Saturday, October 31, 2009

The most important political race in a decade (or more)

The AP is running an account of the big money in the supreme court race in Pennsylvania. Surprised?  While there has been some coverage of the race, few have focused on how the race really matters. I’ll be direct…… a decade of Pennsylvania politics will depend on who wins the race for the open seat on the Pennsylvania Supreme Court.

Why? The court is now divided evenly by party and the election Panella as a Democrat or Melvin as a Republican will be the deciding ‘middle vote’ on decisions that split along partisan lines. .

But still why? Some news accounts have mentioned in passing that the supreme court may be of import to the redistricting process that will soon reshapePennsylvania politics. The assumption seems to be that the supreme court involvement will be limited to the inevitable litigation that will start once the redistricting plans are completed.  The stories are missing the bigger issue. 

In reality, the state supreme court’s involvement will likely begin before the process itself starts. Consider how the redistricting process will be conducted. Pennsylvania places the redistricting of the state's general assembly (house and senate) in the hands of an ad hoc reapportionment commission made up of 5 members. Article II, Section 17 of the Pennsylvania Constituion spells out the membership of the commission explicitly:

The commission shall consist of five members: four of whom shall be the majority and minority leaders of both the Senate and the House of Representatives, or deputies appointed by each of them, and a chairman selected as hereinafter provided……… The four members within 45 days after their certification shall select the fifth member, who shall serve as chairman of the commission, and shall immediately certify his name to such elections officer. ……. If the four members fail to select the fifth member within the time prescribed, a majority of the entire membership of the Supreme Court within thirty days thereafter shall appoint the chairman as aforesaid and certify his appointment to such elections officer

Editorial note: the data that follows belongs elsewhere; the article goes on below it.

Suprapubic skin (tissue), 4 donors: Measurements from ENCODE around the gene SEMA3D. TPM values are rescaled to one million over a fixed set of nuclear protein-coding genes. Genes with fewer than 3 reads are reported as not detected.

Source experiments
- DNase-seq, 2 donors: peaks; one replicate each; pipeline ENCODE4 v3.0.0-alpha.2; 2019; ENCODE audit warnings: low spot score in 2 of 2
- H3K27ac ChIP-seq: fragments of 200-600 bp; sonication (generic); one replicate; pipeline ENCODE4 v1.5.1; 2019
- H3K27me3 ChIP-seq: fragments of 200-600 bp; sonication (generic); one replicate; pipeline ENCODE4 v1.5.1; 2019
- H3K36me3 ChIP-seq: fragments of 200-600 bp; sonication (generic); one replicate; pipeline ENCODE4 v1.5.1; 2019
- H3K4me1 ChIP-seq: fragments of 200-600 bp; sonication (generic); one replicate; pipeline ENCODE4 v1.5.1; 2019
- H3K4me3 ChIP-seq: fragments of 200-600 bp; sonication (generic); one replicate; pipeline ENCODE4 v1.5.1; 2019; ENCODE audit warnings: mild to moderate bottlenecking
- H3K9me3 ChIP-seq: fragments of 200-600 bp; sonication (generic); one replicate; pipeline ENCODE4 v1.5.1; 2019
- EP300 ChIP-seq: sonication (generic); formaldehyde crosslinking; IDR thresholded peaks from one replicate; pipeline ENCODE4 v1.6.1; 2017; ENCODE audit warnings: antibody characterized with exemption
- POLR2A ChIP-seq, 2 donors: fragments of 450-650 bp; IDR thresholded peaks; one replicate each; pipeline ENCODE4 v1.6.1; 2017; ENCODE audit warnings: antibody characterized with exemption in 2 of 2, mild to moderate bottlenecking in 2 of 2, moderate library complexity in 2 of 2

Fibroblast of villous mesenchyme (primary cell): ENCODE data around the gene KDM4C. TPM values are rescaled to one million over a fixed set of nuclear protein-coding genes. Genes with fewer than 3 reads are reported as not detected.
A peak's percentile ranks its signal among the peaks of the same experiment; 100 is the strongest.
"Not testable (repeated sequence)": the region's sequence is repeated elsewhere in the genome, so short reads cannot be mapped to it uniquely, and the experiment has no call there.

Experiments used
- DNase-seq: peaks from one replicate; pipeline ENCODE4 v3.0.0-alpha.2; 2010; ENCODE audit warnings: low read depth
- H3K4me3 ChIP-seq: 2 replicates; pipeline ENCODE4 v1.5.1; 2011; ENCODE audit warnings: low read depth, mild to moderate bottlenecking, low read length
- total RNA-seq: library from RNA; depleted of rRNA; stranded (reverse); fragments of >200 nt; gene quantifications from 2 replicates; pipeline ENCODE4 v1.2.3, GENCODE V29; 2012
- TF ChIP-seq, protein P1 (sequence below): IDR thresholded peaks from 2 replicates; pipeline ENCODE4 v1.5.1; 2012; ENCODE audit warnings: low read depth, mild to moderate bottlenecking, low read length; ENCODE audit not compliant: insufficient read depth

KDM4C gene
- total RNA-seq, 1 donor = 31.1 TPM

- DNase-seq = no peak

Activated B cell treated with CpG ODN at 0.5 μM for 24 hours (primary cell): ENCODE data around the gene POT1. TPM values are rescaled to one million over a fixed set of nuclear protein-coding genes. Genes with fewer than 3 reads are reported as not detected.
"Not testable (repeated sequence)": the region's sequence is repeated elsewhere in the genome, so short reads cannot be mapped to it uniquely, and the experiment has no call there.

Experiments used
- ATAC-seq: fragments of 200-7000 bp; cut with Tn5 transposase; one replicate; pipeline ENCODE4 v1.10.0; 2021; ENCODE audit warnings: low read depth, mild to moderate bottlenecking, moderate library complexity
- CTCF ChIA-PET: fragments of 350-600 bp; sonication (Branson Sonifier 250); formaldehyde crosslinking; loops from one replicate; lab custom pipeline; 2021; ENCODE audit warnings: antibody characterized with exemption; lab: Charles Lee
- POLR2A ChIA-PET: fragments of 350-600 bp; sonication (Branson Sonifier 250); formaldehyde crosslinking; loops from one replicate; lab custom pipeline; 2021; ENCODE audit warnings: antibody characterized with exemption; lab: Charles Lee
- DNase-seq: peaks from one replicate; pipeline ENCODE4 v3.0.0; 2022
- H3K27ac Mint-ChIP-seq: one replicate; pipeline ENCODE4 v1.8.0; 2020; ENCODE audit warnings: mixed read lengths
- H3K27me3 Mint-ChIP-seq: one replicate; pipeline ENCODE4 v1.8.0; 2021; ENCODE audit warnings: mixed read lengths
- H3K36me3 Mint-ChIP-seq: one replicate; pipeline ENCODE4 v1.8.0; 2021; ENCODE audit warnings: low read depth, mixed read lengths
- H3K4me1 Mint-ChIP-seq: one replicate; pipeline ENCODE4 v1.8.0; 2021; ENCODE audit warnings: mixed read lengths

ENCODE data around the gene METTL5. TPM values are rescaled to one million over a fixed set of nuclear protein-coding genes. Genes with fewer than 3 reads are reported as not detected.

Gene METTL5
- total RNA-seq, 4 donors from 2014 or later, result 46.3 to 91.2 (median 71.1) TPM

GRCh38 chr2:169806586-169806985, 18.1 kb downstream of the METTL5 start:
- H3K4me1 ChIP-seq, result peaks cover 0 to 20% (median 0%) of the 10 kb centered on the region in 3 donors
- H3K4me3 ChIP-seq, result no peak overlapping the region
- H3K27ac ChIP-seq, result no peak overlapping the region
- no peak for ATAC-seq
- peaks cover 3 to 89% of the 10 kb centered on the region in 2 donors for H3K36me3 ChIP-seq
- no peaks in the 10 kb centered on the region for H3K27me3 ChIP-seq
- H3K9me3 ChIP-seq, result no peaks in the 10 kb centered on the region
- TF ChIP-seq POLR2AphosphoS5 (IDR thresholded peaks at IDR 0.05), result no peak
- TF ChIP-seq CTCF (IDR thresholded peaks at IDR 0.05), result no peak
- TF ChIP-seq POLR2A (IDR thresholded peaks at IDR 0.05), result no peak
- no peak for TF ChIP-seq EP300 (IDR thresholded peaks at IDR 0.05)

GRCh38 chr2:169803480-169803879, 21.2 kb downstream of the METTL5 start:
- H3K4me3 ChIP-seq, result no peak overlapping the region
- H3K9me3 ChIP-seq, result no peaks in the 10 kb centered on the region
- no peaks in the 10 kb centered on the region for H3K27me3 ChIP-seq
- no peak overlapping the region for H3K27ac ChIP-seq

Given that the Pennsylvania house and senate are currently majority Democratic and Republican respective, it seems inevitable that the (5 minus 1) member commission will be at loggerheads to choose a 5th deciding vote. That vote will devolve to the supreme court the chairperson thus chosen could be the single most important person shaping Pennsylvania poltiical geography for a decade.

Think this is not how it will evolve?  Maybe not, but it is the likely route. It is exactly what has happened in the past. In 1990 the PA house and senate were split and indeed the PA supreme court decided on the chairman who exercised much of the power in how the process evolved. The 5th member was Robert Cindrich who many know was a long-time Federal Judge in town and now counsel for UPMC. It’s a small world but that is the beginning. Cindrich made a deputy of his law partner Ken Gormley many now know at Duquesne and as past mayor Forest Hills, and as recent ACBA president among other reasons. Much of the above comes Gormley’s book on the 1991 redistricting process*.

But the names involved are amazingly familiar today. Cindrich was named chairman only after some committee infighting over the first nominee: some unknown fellow named Nordenberg** who was Dean of a law school here.